Lynden and Darigold collaborate on unique water reclamation project
An innovative project made possible by Darigold, Inc. and a grant from the state legislature will soon be under construction. When complete, the project will provide the opportunity for the city to draw as much as 20 percent more drinking water from the Nooksack River.
The project will pipe condensed water leftover from the Darigold facility’s powdered milk production process to a point across from Lynden’s domestic water intake on the Nooksack River. This will allow the city to send this water to the city’s new $35 million water treatment plant and produce water for domestic use.
“We are glad to partner with the City of Lynden on this project,” said Scott Burleson, Darigold senior vice president of operations. “Darigold is pleased that we’ve been able to find a way to reuse excess condensate water from our dairy farm milk supply and plant process. It’s a win-win partnership.”
Such a project had been discussed for almost two decades but became possible only recently after the City received a $2 million state grant. The project will break ground this summer and be complete sometime in 2018.
“The importance of this project to the City of Lynden can’t be overstated,” said Lynden Mayor Scott Korthuis. “Darigold and the City have worked very hard, for a very long time to bring this project to fruition. Darigold has been a great partner, and a great corporate citizen in our community. We look forward to many more decades of that successful partnership.”
Burleson also said, “Participating in this project fits Darigold’s values, as we are committed to continuously improving our environmental responsibility efforts where we operate.”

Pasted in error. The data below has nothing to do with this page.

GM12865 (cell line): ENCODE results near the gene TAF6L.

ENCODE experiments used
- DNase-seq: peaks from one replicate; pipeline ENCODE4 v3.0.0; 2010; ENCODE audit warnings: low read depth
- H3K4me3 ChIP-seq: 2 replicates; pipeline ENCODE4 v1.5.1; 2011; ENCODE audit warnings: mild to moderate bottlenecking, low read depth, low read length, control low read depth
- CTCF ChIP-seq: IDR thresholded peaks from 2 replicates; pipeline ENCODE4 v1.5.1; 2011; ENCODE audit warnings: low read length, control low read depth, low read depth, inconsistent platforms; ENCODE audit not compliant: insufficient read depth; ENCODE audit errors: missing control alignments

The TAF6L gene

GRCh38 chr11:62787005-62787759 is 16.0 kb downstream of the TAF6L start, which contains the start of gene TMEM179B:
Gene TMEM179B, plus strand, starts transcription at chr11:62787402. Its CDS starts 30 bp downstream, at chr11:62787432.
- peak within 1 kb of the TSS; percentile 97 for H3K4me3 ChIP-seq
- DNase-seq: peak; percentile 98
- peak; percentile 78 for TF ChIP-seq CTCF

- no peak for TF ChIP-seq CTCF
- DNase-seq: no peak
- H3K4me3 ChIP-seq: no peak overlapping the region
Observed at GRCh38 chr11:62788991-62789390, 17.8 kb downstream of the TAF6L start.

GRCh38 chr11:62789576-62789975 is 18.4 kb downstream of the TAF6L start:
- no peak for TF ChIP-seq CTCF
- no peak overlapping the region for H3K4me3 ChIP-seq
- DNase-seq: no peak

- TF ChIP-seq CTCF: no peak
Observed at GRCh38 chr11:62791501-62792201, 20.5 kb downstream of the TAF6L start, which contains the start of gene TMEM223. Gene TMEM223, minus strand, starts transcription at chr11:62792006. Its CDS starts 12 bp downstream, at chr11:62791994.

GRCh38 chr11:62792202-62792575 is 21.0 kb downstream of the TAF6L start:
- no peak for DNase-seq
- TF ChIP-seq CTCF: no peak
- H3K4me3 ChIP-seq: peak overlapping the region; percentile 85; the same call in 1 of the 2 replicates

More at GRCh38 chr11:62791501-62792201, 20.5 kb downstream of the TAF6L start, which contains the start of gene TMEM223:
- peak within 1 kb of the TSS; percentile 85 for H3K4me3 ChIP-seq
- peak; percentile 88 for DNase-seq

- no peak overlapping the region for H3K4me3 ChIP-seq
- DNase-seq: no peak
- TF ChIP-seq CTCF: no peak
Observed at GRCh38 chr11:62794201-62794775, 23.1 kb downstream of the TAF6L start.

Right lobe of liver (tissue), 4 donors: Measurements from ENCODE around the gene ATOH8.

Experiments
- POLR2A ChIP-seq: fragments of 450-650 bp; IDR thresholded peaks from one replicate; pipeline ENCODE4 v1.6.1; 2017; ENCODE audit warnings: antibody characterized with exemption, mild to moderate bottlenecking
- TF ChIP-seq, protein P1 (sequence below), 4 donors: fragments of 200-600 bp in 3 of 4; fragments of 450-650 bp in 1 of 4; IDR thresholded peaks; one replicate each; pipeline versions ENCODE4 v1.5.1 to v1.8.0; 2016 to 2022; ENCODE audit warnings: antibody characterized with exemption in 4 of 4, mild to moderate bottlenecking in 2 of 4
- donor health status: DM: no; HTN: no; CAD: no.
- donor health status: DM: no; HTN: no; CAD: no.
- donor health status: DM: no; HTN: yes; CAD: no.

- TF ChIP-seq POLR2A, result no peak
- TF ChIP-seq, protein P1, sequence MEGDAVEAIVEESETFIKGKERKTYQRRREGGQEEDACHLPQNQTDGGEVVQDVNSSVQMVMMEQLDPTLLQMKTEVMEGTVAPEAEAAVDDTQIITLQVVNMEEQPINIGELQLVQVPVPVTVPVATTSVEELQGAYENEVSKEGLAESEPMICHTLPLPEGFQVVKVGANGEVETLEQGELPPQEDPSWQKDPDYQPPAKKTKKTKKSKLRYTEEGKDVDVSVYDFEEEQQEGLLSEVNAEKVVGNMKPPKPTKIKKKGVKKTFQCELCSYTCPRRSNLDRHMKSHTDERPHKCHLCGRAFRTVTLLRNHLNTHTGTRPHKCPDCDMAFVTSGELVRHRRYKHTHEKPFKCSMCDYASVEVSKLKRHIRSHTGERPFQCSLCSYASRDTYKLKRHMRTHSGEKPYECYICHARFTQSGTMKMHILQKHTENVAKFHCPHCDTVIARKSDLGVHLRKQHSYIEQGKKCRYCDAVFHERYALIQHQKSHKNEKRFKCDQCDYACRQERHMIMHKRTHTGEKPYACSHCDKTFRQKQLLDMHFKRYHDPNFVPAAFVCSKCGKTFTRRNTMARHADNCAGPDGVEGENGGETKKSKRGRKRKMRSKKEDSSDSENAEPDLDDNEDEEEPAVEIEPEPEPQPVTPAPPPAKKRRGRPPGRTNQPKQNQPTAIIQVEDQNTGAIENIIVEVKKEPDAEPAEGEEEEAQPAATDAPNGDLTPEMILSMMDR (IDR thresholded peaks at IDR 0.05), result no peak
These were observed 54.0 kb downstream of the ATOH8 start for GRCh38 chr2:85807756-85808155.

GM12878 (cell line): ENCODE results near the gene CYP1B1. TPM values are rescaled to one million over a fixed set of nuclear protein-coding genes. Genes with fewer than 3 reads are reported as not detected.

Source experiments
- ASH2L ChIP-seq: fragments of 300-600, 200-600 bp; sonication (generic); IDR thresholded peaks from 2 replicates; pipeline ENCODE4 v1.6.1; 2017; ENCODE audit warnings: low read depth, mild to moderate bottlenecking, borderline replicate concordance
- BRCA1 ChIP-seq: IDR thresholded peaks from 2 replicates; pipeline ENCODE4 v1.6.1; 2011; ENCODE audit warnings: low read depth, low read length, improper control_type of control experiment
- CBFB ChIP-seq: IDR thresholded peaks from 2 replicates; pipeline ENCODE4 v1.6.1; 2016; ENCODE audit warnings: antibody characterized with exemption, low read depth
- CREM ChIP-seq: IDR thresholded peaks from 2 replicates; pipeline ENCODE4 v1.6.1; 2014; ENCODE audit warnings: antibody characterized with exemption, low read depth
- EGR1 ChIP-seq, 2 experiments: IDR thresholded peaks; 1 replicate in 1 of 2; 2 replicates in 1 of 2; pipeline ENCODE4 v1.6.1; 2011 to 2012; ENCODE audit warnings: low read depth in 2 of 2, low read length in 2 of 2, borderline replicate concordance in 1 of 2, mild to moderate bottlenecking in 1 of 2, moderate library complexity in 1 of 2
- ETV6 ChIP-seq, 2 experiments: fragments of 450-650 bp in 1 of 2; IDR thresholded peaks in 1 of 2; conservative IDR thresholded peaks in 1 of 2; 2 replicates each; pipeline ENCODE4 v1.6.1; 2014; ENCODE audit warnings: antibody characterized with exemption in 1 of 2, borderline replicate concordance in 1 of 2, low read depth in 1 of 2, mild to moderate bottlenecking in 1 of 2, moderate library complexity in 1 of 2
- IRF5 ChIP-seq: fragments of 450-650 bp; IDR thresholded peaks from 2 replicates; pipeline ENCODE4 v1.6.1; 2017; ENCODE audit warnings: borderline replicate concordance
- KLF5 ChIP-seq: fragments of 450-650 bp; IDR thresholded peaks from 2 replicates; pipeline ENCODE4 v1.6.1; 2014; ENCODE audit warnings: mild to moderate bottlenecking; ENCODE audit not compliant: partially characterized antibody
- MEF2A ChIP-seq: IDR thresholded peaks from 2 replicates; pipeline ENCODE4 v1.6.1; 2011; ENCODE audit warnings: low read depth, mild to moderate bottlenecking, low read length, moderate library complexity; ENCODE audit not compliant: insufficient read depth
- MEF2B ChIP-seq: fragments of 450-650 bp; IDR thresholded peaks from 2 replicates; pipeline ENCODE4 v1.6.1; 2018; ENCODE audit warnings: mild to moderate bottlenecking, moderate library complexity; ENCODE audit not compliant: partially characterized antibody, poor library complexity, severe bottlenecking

The fresh milk comes from dairy farms in Whatcom and Skagit Counties. Long, shiny Milky-Way trucks carry it to the Lynden plant each day. The plant produces cream, non-fat dry milk and skim milk powder. Darigold ships the skim milk powder to customers around the world.
Raw milk from the farms is pumped into the plant. The milk is then separated with the fat portion sent to other plants for processing. The skim portion is heated up to evaporate the water and become concentrated prior to drying it into powder. The steam from the process cools, turns into water and is piped to a monitored outfall in the Nooksack River, about half a mile downstream from the City’s water intake near the Hannigan Bridge. The condensed water is discharged in accordance with Darigold’s discharge permit issued by the Department of Ecology.
For the City of Lynden to be able to benefit from this source of water, the state determined that a new outfall needed to be located some 2,000 feet upstream. So the legislature, with support of the local delegation, helped provide the funding.
This innovative project includes replacement of an older section of pipe that runs diagonally southwest across properties below (or south of) the Historic Business District, allowing future redevelopment of those properties.
Headquartered in Seattle, Darigold, Inc. is the marketing and processing subsidiary of Northwest Dairy Association (NDA), which is owned by nearly 500 dairy farm families. NDA members ship approximately 8.4 billion pounds of milk annually from farms in Washington, Oregon, Idaho and Montana. Darigold, Inc. produces a full line of dairy-based products for retail, foodservice, commodity and specialty markets, and is one of the largest U.S. dairy processors. Darigold, Inc. operates 11 processing plants throughout the Northwest, processing high-quality milk produced by its dairy farm families. For more information, see www.darigold.com.